For women of a certain age, a referral for a mammogram can come with fear and dread. The traditionally-painful practice compresses the breast between two metal plates and doesn’t always come with clear results, especially for those with dense breast tissue. The accepted next step for women, especially those with dense breast tissue, is the ultrasound, and new technology could make these kinds of scans more comfortable in the future. SoftVue, developed in Detroit, allows a patient to lie face-down on a table, with a breast submerged in warm water while taking a scan. It takes only two minutes or less to scan the whole breast and chest wall – all without touching the patient, and with no radiation involved. The image is more comprehensive than those taken with hand-held ultrasound devices, too. “We see masses, but we also capture the sound signal as it goes through the tissue, and capture it on the other side so we can see the change in the sound speed,” explained Mark Forchette, president and CEO of Delphinus, which developed the technology. “What that lets us do is not only see the mass, but we also are able to see the character of the mass: Is it a cancer, (benign) fibroadenoma or cyst? That’s a huge change. Ultimately, if we’re able to reduce the number of unnecessary biopsies we’ve done a huge service,” he said.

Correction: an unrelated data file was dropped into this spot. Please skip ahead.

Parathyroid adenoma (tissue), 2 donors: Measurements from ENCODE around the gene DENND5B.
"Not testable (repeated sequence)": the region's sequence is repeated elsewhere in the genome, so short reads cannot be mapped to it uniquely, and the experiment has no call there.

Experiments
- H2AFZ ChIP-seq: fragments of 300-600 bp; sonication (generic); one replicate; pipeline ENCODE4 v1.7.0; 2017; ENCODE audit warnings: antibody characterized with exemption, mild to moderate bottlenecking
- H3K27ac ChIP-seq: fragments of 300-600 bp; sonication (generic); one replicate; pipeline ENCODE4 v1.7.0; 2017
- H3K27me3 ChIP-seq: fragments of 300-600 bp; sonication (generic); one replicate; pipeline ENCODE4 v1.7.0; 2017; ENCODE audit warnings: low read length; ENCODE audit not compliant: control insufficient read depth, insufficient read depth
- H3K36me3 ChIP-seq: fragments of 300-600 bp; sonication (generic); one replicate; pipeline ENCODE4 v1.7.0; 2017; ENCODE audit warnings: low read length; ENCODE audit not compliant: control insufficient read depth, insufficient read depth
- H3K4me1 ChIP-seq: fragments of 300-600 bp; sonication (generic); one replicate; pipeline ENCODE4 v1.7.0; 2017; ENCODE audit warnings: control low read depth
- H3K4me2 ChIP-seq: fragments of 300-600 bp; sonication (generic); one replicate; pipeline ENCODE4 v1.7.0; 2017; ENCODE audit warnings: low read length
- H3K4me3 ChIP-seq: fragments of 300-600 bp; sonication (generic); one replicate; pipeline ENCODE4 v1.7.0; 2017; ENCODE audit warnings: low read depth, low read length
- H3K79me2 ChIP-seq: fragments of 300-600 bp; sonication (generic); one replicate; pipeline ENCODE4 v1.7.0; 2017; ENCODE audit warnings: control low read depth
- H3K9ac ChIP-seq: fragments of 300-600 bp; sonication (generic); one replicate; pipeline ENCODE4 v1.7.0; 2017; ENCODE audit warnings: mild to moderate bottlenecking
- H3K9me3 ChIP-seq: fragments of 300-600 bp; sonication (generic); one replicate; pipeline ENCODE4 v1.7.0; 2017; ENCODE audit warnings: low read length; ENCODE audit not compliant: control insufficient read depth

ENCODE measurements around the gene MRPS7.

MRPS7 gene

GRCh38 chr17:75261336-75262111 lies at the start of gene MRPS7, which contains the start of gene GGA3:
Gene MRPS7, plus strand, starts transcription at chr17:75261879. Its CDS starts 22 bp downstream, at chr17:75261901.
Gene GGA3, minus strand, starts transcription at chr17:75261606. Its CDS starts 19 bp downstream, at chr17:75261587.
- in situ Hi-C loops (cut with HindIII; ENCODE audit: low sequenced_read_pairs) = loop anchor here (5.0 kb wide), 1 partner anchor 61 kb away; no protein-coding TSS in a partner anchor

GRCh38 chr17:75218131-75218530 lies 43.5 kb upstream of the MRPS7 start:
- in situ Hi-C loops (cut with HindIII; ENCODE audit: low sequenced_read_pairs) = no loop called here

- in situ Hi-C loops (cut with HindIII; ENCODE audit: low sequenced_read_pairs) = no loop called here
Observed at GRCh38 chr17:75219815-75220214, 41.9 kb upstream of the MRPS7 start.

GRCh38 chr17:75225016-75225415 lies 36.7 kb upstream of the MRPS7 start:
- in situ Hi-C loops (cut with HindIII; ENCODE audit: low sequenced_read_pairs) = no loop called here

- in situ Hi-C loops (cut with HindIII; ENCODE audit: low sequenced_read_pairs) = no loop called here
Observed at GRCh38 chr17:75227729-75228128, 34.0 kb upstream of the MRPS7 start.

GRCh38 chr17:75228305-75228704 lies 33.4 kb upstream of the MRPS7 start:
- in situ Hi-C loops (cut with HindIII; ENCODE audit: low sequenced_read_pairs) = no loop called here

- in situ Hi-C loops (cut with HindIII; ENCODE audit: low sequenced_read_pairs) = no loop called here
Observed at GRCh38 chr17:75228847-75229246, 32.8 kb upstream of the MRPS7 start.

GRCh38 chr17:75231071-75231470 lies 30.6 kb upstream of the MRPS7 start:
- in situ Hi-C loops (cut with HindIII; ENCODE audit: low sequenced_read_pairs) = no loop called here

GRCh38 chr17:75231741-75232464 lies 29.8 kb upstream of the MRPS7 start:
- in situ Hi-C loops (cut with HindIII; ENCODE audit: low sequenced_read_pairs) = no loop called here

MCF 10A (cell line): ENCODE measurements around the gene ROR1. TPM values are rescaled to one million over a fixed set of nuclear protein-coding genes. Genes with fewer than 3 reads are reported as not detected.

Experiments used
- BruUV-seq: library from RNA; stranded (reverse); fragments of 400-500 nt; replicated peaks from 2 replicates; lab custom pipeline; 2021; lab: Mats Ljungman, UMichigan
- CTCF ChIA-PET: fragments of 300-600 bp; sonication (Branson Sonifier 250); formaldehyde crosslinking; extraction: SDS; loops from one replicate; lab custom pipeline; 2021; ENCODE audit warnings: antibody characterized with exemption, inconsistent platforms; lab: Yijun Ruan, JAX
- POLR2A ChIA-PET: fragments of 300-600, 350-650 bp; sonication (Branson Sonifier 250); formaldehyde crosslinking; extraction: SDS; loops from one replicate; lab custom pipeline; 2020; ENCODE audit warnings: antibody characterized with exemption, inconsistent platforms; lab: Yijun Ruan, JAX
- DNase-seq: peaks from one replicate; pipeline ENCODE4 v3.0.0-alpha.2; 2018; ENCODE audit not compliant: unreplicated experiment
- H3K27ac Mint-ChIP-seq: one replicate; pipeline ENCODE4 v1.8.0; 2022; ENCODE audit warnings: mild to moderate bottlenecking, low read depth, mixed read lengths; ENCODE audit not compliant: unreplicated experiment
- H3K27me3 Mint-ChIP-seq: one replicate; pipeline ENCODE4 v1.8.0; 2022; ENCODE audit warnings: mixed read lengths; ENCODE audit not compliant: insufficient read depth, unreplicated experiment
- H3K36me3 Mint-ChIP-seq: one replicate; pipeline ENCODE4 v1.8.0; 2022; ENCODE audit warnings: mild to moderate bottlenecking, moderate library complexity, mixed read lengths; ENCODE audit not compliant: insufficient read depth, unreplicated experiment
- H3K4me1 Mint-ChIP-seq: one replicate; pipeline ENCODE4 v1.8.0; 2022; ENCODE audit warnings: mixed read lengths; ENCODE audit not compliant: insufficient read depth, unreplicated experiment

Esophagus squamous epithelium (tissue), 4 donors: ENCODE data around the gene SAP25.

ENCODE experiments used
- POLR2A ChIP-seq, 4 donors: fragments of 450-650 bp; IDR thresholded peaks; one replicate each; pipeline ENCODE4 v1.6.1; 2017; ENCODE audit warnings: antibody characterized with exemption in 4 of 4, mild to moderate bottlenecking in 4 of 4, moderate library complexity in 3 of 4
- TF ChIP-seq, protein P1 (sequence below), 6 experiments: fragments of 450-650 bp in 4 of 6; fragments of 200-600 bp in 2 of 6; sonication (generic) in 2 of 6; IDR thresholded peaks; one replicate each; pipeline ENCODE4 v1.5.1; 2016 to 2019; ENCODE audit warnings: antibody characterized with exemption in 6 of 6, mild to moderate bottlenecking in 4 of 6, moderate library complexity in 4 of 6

Read the full story on The Detroit News.